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School students going to school on cold and foggy winter morning, in New Delhi, India, on Friday.

Latest ASER Data Reveals Dip in Language Skills, Slight Math Improvement

The Annual Status of Education Report (ASER) for 2023, titled “Beyond Basics,” released on Wednesday by Pratham Foundation, indicates that one in four individuals between 14 and 18 years old in rural India struggles to read a Class 2 level text in their native language fluently. Additionally, at least 42.7% face difficulties reading sentences in English. The report is based on a survey of 34,745 people in the specified age group across 28 districts in 26 states.

Despite an improvement in enrollment since the last survey in 2017, the data shows a slight drop in language skills and a marginal improvement in arithmetic abilities. The enrollment percentage stands at 86.8%, compared to 85.6% in 2017. However, enrollment decreases with age, with 3.9% of 14-year-olds, 10.9% of 16-year-olds, and 32.6% of 18-year-olds not currently enrolled in school or college.

Reasons for dropout differ between genders, with one in four boys attributing it to “lack of interest” and one in five girls citing “family constraints.” The report notes a positive trend in narrowing the gender gap, with a 4.1 percentage point gap in 2017 reduced to 0.2 percentage points in 2023.

Concerning foundational literacy and numeracy (FLN), the survey evaluated youth on four parameters: basic reading, math, and English abilities; application of basic skills to everyday calculations; reading and understanding written instructions; and real-life financial calculations. The findings reveal that 73.6% of 14-18 year-olds can read a Class 2 level text (compared to 76.6% in 2017), and 43.3% can perform a simple (Class 3-4 level) division problem (compared to 39.5% in 2017).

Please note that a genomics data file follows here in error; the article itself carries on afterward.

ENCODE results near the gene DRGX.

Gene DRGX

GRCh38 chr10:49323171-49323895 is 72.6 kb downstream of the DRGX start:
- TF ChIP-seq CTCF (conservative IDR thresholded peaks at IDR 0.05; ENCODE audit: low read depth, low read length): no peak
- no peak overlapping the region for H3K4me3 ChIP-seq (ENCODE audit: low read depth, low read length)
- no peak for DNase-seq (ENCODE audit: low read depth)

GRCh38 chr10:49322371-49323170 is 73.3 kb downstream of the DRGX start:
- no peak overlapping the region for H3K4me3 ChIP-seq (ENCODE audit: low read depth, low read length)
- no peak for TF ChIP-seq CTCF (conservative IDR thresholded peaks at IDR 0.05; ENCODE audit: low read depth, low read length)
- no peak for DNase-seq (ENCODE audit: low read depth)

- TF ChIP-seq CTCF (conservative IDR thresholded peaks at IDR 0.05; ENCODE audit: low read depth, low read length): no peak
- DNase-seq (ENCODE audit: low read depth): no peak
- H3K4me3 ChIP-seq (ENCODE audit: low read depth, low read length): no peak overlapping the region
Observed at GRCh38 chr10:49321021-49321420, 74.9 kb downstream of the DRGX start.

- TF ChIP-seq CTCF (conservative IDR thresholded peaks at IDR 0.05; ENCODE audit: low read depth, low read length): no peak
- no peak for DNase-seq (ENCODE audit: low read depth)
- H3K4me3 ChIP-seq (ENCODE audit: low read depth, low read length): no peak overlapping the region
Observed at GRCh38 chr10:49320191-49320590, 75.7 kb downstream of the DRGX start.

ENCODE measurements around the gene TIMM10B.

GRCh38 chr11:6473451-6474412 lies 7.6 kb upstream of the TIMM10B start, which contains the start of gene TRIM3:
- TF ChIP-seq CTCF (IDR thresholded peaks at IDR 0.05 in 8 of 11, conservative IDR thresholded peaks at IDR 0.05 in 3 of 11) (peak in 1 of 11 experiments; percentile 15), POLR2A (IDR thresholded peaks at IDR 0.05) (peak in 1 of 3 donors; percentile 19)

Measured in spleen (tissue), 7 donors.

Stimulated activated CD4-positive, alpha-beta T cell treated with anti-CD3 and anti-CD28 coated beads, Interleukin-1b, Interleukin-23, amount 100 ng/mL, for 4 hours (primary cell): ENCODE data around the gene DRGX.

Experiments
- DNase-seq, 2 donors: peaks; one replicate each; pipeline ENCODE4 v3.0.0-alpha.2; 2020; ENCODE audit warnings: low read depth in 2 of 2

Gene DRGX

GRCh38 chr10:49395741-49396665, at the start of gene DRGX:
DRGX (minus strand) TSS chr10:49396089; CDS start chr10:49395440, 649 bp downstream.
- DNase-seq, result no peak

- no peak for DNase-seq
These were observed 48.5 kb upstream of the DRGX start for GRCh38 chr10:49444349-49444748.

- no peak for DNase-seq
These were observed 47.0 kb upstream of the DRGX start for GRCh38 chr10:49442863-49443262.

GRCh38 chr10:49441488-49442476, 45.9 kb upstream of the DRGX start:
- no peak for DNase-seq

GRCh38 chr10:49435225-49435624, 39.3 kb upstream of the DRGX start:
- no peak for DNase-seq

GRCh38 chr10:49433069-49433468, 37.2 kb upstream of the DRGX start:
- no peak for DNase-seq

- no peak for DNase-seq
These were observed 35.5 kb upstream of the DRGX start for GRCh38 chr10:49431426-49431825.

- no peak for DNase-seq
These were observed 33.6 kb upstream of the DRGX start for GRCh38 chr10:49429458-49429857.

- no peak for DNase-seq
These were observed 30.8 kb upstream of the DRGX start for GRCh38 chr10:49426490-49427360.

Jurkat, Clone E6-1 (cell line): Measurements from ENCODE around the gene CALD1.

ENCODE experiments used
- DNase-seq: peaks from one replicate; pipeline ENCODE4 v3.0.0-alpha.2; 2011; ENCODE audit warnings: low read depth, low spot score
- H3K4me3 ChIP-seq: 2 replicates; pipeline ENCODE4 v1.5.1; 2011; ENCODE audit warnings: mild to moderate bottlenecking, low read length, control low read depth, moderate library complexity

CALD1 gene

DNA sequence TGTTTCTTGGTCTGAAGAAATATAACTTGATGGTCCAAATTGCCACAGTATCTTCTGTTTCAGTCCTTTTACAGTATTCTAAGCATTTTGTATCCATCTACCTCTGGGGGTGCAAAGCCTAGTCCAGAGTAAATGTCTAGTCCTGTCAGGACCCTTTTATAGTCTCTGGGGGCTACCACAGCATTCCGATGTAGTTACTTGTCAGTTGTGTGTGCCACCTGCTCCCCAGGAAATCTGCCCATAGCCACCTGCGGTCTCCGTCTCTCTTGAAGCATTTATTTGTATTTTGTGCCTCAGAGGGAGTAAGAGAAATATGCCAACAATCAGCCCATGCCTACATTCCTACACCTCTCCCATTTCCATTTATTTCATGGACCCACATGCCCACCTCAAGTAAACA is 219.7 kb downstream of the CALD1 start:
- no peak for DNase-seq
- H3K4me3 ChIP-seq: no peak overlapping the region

The report emphasizes the importance of addressing FLN deficits early, as students are unlikely to acquire these foundational skills later in their academic journey. It suggests focusing on teacher training and foundational literacy and numeracy programs for middle and high school students.

For the first time, ASER recorded the course stream of students in classes 11 and 12 and college. Results showed 54% enrolled in humanities, 33.4% in science, and 9.3% in commerce. Female students are less likely to enroll in STEM streams (28.1%) than male students (36.3%). The report underscores the need for “catch-up” efforts in foundational literacy and numeracy for a significant portion of the 14-18 population.

The survey also examined digital awareness, revealing that 90% of surveyed youth came from households with smartphones. Males are more likely to own smartphones, with 43.7% having their own compared to 19.8% of females. Digital proficiency remains a concern, and efforts are needed to address the digital gender divide through access and proficiency initiatives.

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